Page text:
The program is designed to give students work-related experience and prepare them for further education (at TAFE), enable them to do an apprenticeship or to move straight into work.

VCAL can be done at a foundation, intermediate or senior level in year 11 and 12, and in conjunction with TAFEs or training centres.

 

Requirements \ VCAL has four compulsory strands of study and skills students must undertake:

  • Literacy and numeracy
  • work-related skills
  • industry-specific skills
  • personal development skills

Students who undertake the VCAL can transfer to the VCE. In this case, applicable subjects completed as part of the VCAL will count towards their final certificate.

VCAL students receive a certificate and statement of results on successful completion of their studies.

 

VET

Vocational Education and Training also lets students be hands-on with their learning, allowing them to take part in nationally recognised training programs.

The training includes fields as diverse as equine studies, the music industry, small business, furnishing, health and hospitality.

There are three ways to undertake the VET.

  • As part of the VCE or VCAL. VCE VET programs are put together by the VCAA and can lead to nationally recognised qualifications while providing credit towards VCE or VCAL certificates;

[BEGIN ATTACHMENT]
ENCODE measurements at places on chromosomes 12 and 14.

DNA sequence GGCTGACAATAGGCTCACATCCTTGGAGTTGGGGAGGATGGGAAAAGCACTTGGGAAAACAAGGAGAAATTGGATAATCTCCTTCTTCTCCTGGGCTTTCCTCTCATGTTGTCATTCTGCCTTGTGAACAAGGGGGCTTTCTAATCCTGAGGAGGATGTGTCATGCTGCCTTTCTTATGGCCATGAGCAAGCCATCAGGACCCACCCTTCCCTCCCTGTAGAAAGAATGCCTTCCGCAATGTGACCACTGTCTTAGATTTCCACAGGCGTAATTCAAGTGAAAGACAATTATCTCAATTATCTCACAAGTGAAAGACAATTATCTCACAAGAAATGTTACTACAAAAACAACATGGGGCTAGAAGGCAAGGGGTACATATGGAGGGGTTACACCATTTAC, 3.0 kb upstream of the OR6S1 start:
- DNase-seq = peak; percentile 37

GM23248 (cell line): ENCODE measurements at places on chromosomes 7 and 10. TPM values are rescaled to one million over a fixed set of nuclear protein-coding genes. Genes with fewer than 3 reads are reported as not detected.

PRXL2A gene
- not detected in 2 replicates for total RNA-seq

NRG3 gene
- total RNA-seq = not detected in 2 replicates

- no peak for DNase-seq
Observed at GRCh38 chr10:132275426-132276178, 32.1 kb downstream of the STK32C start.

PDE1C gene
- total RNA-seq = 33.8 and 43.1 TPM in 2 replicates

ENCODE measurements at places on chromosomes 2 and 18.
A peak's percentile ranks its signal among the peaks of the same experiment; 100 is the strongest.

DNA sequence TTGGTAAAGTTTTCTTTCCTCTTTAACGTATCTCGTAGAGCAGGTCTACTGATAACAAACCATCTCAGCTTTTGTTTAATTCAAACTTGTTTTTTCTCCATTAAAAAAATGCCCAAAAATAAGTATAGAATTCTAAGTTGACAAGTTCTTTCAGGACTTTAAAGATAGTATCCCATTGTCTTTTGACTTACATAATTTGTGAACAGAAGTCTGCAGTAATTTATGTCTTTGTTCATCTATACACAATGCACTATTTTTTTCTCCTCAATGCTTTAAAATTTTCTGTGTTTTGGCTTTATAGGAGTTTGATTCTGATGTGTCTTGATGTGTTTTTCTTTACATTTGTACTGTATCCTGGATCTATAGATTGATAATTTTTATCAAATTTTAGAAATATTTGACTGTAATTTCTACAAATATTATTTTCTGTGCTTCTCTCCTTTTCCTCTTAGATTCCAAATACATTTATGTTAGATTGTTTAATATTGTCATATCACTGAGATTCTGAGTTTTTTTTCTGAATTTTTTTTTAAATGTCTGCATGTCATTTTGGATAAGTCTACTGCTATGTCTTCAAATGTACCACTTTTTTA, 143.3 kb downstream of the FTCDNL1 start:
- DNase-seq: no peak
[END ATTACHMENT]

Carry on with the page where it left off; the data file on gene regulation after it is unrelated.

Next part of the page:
• through school-based (or part-time) apprenticeships and traineeships. These are available in different industry areas. Students can study while also working to complete a VET qualification;
  • by gaining study credits called Block Credit Recognition. This applies when students undertake qualifications for apprenticeships or traineeships that are not in a suite approved by the VCAA.

Students who complete their VET can receive their VCE or VCAL certificate (issued by the VCAA) along with their VET certificate (issued by their training organisation).

 

 

Recommended

7 stylish success tips

7 stylish success tips

Chris Kerr - Digital Content Editor
Beyond smashed avo

Beyond smashed avo

Sarah Harris
Meet Lyn Swinburne

Meet Lyn Swinburne

Jemimah Clegg
Vale Max Walker

Vale Max Walker

The Weekly Review
Remembering Gene

Remembering Gene

TWR Staff